Greek Name Transliteration Latin Name Translation
Αναγκη Anankê Anance, Necessitas Necessity
Ananke | Athenian red-figure lekythos C5th B.C. | Pushkin State Museum of Fine Arts, Moscow

Ananke, Athenian red-figure lekythos
C5th B.C., Pushkin State Museum, Moscow

ANANKE (or Anance) was the Protogenos (primeval goddess) of inevitability, compulsion and necessity. She emerged self-formed at the very beginning of time--an incorporeal, serpentine being whose outstretched arms encompassed the breadth of the universe. From the time she first appeared Ananke was entwined in the serpentine coils of her mate, the time-god Khronos. Together they surrounded the primal egg of solid matter in their constricting coils and split it into its constituent parts (earth, heaven and sea) and so brought about the creation of the ordered universe.

Ananke and Khronos remained entwined as the cosmic-circling forces of fate and time--driving the rotation of the heavens and the neverending passage of time. They were far beyond the reach of the younger gods whose fates they were sometimes said to control.

Perhaps the only ancient representation of the goddess, the torch-bearing figure (right) is labelled with her name.

[1.1] HYDROS & GAIA (Orphic Fragment 54)
[1.1] KHAOS, AITHER, PHANES (by Khronos) (Orphic Argonautica 12)
[1.2] KHAOS, AITHER, EREBOS (by Khronos) (Orphic Fragment 54)
[2.1] THE MOIRAI (Plato Republic 617C)



Alcman, Fragment 5 (from Scholia) (trans. Campbell, Vol. Greek Lyric II) (Greek lyric C7th B.C.) :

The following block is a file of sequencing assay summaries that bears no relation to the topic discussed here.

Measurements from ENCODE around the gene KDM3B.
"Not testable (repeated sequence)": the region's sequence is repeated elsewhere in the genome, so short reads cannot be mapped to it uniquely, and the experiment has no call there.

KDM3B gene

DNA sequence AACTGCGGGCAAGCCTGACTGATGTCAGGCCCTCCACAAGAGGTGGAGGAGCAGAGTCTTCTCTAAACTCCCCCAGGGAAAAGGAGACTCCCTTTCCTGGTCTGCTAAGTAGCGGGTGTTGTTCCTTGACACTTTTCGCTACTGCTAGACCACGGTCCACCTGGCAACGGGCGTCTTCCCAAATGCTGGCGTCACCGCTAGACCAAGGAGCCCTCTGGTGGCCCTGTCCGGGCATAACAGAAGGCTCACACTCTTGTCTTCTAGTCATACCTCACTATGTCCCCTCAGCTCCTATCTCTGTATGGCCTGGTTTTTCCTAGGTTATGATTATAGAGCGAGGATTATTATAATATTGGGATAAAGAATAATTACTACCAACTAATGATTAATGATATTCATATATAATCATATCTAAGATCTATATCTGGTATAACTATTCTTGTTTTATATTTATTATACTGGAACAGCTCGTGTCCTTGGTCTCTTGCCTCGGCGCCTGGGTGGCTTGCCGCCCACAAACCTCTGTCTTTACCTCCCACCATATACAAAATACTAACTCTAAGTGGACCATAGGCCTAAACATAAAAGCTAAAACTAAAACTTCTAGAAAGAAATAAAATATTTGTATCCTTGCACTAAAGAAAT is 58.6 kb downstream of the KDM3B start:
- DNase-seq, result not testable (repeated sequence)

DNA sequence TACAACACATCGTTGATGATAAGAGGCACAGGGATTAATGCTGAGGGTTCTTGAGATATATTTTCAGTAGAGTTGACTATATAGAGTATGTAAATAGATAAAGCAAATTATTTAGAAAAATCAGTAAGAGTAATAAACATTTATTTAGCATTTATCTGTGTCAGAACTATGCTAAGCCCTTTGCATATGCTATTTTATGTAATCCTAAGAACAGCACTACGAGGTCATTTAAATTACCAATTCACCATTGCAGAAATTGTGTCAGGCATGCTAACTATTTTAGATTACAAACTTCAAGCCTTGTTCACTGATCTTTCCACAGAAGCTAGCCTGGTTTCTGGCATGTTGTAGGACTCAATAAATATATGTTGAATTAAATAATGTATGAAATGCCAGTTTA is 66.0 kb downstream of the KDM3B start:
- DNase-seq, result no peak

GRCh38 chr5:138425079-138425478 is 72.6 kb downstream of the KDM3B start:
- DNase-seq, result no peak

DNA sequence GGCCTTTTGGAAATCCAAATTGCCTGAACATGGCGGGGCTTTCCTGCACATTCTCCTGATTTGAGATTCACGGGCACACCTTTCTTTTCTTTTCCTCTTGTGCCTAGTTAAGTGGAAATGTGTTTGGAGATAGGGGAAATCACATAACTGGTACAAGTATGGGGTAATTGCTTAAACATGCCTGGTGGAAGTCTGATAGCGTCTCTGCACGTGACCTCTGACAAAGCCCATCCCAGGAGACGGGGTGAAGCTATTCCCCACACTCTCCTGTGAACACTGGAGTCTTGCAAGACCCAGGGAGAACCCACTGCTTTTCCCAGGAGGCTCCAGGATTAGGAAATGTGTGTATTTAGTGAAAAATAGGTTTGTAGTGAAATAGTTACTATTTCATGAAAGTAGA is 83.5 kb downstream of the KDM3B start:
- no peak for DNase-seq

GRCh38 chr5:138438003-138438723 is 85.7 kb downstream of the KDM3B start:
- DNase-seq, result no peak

"`[First came] Thetis (Creation). After that, ancient Poros (Contriver) [Khronos?] and Tekmor (Ordinance) [Ananke?]' : Tekmor came into being after Poros . . . thereupon . . . called him Poros (Contriver) since the beginning provided all things; for when the matter began to be set in order, a certain Poros came into being as a beginning. So Alkman represents the matter of all things as confused and unformed.
Then he says that one came into being who set all things in order, then that Poros came into being, and that when Poros had passed by Tekmor followed. And Poros is as a beginning, Tekmor like an end. When Thetis (Creation) had come into being, a beginning and end of all things came into being simultaneously, and all things have their nature resembling the matter of bronze, while Thetis has hers resembling that of a craftsman, Poros and Tekmor resembling a beginning and the end.
He uses the word ancient for old. `And the third, Skotos’ ( Darkness) [Erebos]: since neither sun nor moorn had come into being yet, but matter was still undifferentiated. So at the same moment there came into being Poros and Tekmor and Skotos. `Amar (Day) [Hemera] and Melana (Moon) [Selene] and third, Skotos (Darkness) as far as Marmarugas (Flashings)’ : days does not mean simply day, but contains the idea of the sun. Previously there was only darkness, and afterwards, when it had been differentiated, light came into being."


Orphica, Theogonies Fragment 54 (from Damascius) (trans. West) (Greek hymns C3rd - C2nd B.C.) :